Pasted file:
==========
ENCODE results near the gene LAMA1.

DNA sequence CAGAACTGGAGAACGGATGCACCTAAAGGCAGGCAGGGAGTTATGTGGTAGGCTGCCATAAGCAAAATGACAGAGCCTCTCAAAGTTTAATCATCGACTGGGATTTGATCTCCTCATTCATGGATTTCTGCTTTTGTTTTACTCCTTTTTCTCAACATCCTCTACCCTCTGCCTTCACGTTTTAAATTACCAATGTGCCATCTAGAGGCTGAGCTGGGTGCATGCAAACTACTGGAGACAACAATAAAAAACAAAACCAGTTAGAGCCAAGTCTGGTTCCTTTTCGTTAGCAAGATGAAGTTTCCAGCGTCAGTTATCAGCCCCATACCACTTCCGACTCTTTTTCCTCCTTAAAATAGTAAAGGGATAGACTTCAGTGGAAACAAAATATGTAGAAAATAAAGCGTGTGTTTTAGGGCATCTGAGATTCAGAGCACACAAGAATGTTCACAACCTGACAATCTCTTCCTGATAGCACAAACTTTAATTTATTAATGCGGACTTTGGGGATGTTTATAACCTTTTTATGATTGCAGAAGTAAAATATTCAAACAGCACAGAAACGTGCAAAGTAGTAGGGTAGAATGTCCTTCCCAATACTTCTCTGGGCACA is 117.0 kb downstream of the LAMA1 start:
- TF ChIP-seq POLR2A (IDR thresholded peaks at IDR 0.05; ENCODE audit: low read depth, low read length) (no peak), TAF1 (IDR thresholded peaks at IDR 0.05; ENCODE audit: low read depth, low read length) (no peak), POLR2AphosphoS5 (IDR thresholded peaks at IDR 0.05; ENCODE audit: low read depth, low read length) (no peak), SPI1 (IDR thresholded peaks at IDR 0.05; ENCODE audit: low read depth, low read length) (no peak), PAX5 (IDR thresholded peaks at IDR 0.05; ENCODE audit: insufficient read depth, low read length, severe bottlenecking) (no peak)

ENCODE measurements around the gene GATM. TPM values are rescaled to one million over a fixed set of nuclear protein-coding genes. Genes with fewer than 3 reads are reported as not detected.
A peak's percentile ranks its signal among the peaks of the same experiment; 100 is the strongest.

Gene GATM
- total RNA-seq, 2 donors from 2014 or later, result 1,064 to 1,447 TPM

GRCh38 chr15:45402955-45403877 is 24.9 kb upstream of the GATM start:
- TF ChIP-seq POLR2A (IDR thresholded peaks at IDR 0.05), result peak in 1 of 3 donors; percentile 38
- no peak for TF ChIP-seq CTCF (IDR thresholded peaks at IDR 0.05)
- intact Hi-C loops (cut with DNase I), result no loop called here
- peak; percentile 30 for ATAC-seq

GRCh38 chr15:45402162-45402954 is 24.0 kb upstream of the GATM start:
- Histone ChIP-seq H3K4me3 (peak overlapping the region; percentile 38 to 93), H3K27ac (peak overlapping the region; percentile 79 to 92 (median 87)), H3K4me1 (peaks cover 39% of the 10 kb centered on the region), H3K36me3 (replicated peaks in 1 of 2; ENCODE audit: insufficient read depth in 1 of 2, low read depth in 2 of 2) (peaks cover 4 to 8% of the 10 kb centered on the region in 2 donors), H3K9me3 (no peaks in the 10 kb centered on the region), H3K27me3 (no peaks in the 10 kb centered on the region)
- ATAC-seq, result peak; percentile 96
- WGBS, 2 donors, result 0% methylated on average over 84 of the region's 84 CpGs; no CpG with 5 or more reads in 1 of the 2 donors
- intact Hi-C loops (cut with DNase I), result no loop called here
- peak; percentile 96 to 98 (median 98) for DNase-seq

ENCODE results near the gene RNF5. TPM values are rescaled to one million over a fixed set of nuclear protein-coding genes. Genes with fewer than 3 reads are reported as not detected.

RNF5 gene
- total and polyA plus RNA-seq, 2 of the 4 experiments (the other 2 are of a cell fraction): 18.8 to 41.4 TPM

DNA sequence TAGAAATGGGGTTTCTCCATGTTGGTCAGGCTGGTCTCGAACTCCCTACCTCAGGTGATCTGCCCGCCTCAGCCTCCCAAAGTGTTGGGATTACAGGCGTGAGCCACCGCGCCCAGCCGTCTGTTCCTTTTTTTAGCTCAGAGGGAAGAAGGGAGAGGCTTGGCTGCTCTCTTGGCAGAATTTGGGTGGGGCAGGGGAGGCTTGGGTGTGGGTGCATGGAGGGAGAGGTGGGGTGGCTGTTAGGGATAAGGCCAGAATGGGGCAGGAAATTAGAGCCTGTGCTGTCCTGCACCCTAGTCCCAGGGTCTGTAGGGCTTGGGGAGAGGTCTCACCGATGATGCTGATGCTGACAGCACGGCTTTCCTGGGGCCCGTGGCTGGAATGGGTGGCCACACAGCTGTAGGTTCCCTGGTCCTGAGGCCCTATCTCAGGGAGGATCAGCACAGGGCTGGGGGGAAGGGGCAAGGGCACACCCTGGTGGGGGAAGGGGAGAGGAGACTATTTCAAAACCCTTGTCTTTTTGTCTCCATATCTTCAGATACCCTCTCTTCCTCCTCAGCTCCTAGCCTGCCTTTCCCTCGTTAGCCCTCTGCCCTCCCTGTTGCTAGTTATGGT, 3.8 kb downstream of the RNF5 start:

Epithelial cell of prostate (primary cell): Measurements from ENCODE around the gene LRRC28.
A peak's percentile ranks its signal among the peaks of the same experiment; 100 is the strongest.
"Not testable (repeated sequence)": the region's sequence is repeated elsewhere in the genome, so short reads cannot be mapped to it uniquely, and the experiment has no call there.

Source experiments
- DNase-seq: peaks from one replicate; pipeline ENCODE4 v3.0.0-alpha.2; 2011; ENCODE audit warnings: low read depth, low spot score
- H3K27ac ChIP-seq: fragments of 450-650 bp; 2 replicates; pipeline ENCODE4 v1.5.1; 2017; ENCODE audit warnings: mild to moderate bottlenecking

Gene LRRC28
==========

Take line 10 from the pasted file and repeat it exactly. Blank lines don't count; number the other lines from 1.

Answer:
- no peak for TF ChIP-seq CTCF (IDR thresholded peaks at IDR 0.05)